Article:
The Englishman has been playing some great golf recently has been slipping under the radar lately. He has only finished outside the top 15 twice in his last seven starts including three top 10’s. He had a good week at the Sony finishing solo second and followed that with a T4 in Torrey Pines, T4 at The Genesis Open, T13 at the Arnold Palmer Invitational and a respectable T15 last week in Houston.
Rose has a good record here with form figures 5,36,20,11,8,25,14,2,10 in his last nine appearances in Augusta. Statswise he ranks eighth in SG off the tee, 19th in SG Around the green, 11th in SGTTG and 25th in driving distance. With great current form and a good record here, Rose could be a big danger man here if he putts well.
The South African has been in mixed form recently but played super golf earlier in the year. He had a good week at the World Super 6 in Perth in February finishing solo fifth and didn’t shoot worse than a 69 in three rounds. He followed that with a solo third at the Phoenix Open and didn’t shoot worse than a 68 throughout the tournament which included a pair of 65’s. Most recently he then travelled to Florida and finished a respectable T21 at the Honda Classic and a T28 in Bay Hill.
Oosthuizen has played well here over the last five years finishing second in 2012, 25th in 2014, 19th in 2015 and 15th last year. He ranks 21st in SG off the tee and 21st in SGTTG so far this season and could be another player with a decent chance here.
The young Englishman has been playing well over the last few months. He won the European Tour finale, the DP World Championship in Dubai back in November beating fellow in form countryman Tyrell Hatton by one stroke. His good form continued when he returned to Dubai, this time for the Desert Classic finishing T5 on 12 under par for the tournament. Fitzpatrick then went over to the other side of the pond posting a T16 at the WGC Mexico Championship and a T13 at The Arnold Palmer Invitational. Last year was his second appearance in Augusta but the first appearance as a pro and he finished T7 after shooting a superb final round 67. He played as an amateur in 2014 and ended up narrowly missing the cut.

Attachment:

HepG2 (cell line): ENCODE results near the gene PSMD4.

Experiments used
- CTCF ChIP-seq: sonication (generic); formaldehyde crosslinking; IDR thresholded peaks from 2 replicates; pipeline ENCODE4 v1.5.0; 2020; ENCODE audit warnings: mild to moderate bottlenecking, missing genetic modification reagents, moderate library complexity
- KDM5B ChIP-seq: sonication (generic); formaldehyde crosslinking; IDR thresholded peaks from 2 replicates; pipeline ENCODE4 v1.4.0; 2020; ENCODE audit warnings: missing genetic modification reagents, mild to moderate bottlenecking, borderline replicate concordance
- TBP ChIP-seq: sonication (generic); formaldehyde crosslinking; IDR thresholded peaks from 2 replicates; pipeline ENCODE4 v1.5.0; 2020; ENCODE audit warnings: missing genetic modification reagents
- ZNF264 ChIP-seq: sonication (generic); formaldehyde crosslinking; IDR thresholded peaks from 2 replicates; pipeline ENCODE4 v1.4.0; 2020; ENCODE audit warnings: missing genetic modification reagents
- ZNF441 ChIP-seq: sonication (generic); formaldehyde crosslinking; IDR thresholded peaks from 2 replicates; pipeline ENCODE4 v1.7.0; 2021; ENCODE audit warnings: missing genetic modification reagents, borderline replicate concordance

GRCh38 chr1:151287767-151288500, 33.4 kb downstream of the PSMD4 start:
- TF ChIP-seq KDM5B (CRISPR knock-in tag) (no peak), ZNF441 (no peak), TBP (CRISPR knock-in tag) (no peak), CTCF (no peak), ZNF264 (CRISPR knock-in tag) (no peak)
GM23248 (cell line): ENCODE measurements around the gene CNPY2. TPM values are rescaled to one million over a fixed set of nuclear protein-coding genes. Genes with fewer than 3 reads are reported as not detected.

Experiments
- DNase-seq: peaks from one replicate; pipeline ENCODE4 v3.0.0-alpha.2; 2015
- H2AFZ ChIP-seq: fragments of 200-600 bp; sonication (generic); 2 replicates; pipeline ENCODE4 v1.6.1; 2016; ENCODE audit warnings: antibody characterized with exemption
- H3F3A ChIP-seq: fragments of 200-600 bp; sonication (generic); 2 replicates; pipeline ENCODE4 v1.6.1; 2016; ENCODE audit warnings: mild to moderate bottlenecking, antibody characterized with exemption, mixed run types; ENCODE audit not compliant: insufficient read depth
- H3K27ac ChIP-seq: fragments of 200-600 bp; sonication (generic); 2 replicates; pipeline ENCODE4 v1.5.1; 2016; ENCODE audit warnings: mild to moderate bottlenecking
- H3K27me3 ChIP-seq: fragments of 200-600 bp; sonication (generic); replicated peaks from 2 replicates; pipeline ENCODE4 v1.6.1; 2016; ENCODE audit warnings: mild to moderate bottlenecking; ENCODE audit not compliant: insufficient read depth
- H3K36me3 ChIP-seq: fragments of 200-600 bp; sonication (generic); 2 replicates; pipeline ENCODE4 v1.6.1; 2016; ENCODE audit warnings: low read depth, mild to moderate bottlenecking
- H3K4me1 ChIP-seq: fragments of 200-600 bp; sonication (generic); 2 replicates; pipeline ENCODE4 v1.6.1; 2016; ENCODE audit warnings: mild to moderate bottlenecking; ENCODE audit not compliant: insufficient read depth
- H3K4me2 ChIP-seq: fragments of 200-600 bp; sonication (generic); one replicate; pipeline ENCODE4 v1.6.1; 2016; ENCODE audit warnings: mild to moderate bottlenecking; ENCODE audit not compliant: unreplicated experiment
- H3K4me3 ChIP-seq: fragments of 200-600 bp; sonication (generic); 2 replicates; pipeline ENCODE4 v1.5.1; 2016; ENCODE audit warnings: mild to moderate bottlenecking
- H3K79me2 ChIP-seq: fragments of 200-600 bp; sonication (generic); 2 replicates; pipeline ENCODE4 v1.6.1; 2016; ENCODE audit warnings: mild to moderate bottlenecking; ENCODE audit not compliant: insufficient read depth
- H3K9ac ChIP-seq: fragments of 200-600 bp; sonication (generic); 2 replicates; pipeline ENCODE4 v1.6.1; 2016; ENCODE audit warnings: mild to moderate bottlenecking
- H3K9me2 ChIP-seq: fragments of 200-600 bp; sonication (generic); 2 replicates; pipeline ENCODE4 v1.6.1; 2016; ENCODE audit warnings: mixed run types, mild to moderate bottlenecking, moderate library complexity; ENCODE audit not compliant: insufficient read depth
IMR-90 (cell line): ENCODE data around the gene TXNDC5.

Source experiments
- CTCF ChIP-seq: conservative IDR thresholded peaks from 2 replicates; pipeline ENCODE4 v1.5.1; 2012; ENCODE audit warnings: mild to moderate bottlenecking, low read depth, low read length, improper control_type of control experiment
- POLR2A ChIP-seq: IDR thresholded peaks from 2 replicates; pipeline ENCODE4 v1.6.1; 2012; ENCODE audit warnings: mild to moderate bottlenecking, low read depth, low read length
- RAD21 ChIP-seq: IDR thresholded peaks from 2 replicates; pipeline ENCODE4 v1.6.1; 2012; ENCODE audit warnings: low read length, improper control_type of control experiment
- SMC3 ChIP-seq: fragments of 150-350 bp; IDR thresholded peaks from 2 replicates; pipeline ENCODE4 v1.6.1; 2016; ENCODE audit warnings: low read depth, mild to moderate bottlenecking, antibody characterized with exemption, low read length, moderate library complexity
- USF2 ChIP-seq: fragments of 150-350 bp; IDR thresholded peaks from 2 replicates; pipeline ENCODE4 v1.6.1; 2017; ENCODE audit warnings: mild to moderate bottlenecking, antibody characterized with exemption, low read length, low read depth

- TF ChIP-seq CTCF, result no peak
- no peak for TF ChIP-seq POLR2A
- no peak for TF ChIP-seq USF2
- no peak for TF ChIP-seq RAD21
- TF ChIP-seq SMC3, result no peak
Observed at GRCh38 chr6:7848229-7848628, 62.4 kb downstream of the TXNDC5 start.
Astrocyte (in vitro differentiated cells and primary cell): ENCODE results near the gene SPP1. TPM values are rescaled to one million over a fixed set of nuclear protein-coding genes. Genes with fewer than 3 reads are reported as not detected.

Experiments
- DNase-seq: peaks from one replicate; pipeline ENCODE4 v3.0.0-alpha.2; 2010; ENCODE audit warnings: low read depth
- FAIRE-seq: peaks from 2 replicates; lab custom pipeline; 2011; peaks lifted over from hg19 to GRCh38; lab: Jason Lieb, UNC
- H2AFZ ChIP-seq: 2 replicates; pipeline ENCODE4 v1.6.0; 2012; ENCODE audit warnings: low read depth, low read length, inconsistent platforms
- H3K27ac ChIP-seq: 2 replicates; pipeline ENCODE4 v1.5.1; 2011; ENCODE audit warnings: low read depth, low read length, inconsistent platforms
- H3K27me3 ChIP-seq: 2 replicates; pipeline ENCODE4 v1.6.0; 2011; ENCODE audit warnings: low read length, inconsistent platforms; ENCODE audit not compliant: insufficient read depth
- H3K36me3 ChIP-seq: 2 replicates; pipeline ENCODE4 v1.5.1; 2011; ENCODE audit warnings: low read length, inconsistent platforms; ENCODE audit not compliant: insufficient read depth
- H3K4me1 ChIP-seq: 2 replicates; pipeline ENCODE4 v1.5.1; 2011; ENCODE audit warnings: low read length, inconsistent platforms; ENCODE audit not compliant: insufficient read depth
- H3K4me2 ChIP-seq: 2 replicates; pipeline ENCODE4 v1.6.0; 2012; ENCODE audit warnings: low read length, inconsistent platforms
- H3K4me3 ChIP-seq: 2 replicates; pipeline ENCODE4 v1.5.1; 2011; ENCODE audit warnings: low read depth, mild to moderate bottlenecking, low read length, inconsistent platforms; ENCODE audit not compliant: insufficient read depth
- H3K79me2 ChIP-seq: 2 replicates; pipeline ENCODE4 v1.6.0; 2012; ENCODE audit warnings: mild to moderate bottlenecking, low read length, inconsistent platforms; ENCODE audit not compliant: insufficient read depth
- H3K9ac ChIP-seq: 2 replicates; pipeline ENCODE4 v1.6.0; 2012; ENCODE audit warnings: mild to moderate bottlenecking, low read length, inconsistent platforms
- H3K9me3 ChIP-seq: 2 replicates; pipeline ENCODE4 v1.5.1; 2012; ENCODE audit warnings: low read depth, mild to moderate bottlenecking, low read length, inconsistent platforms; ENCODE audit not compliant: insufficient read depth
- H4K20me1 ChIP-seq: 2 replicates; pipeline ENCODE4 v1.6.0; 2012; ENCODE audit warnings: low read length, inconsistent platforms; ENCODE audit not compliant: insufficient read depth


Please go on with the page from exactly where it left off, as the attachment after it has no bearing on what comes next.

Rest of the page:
Statswise he looks like another player that could suit this course ranking fourth in strokes gained putting, ninth in sand saves and 19th in GIR (European Tour) and 19th in par 5 scoring. He comes to Augusta in much better form this time around and could go well at a generous price.
I’ve had Marc Leishman in mind for the Masters ever since he won in Bay Hill a couple of weeks ago. He has been playing very steady golf this year and only finished outside the top 25 twice in his last ten tournaments. He played very well at the CIMB in Malaysia finishing solo fifth and followed that with a T24 at the OHL Classic, T9 at the World Cup of Golf, back to back T20’s at the Sony and Torrey Pines and a T24 in Phoenix.
The Aussie then shot rounds of 71,66,71,69 to win by one from Charley Hoffman and Kevin Kisner at the Arnold Palmer Invitational where he led GIR and was second in strokes gained putting for the week. Leishman also played well at the WGC Matchplay and got the last 16 but was beaten by Phil Mickelson. Statswise the Aussie ranks third in strokes gained putting, 14th in scrambling, second in par 3 scoring, 19th in par 5 scoring and ninth in 3 putt avoidance. Good value for a guy bang in form.
Final selections – (PP 1/5 – 8 places)
Jordan Spieth 1pt EW 7/1
Rickie Fowler 1pt EW 22/1
Justin Rose 0.5pts EW 25/1
Louis Oosthuizen 0.5pts EW 50/1
Matt Fitzpatrick 0.5pts EW 60/1
Marc Leishman 0.5pts EW 60/1
Good luck and enjoy the golf,